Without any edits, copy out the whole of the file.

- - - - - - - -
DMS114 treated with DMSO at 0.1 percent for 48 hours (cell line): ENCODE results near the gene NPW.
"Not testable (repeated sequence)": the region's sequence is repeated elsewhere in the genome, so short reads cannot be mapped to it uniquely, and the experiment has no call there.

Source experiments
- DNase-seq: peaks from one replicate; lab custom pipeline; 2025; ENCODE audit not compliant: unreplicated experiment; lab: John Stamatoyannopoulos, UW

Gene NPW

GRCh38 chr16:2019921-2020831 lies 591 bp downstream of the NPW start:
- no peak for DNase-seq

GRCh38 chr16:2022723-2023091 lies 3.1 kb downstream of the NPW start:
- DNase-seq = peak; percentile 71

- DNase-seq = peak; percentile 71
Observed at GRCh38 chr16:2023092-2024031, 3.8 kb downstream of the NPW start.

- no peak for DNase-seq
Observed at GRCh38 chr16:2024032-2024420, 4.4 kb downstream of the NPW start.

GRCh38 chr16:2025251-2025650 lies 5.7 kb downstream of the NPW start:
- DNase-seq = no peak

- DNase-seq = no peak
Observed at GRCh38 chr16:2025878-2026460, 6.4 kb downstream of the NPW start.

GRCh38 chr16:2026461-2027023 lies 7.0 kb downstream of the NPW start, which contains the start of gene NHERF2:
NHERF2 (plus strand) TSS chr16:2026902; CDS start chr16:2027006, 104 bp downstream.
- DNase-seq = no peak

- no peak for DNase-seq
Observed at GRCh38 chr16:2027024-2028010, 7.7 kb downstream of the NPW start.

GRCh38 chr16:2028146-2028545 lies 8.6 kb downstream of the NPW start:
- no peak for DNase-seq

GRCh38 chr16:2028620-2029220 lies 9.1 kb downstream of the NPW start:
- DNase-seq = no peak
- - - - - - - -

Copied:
DMS114 treated with DMSO at 0.1 percent for 48 hours (cell line): ENCODE results near the gene NPW.
"Not testable (repeated sequence)": the region's sequence is repeated elsewhere in the genome, so short reads cannot be mapped to it uniquely, and the experiment has no call there.

Source experiments
- DNase-seq: peaks from one replicate; lab custom pipeline; 2025; ENCODE audit not compliant: unreplicated experiment; lab: John Stamatoyannopoulos, UW

Gene NPW

GRCh38 chr16:2019921-2020831 lies 591 bp downstream of the NPW start:
- no peak for DNase-seq

GRCh38 chr16:2022723-2023091 lies 3.1 kb downstream of the NPW start:
- DNase-seq = peak; percentile 71

- DNase-seq = peak; percentile 71
Observed at GRCh38 chr16:2023092-2024031, 3.8 kb downstream of the NPW start.

- no peak for DNase-seq
Observed at GRCh38 chr16:2024032-2024420, 4.4 kb downstream of the NPW start.

GRCh38 chr16:2025251-2025650 lies 5.7 kb downstream of the NPW start:
- DNase-seq = no peak

- DNase-seq = no peak
Observed at GRCh38 chr16:2025878-2026460, 6.4 kb downstream of the NPW start.

GRCh38 chr16:2026461-2027023 lies 7.0 kb downstream of the NPW start, which contains the start of gene NHERF2:
NHERF2 (plus strand) TSS chr16:2026902; CDS start chr16:2027006, 104 bp downstream.
- DNase-seq = no peak

- no peak for DNase-seq
Observed at GRCh38 chr16:2027024-2028010, 7.7 kb downstream of the NPW start.

GRCh38 chr16:2028146-2028545 lies 8.6 kb downstream of the NPW start:
- no peak for DNase-seq

GRCh38 chr16:2028620-2029220 lies 9.1 kb downstream of the NPW start:
- DNase-seq = no peak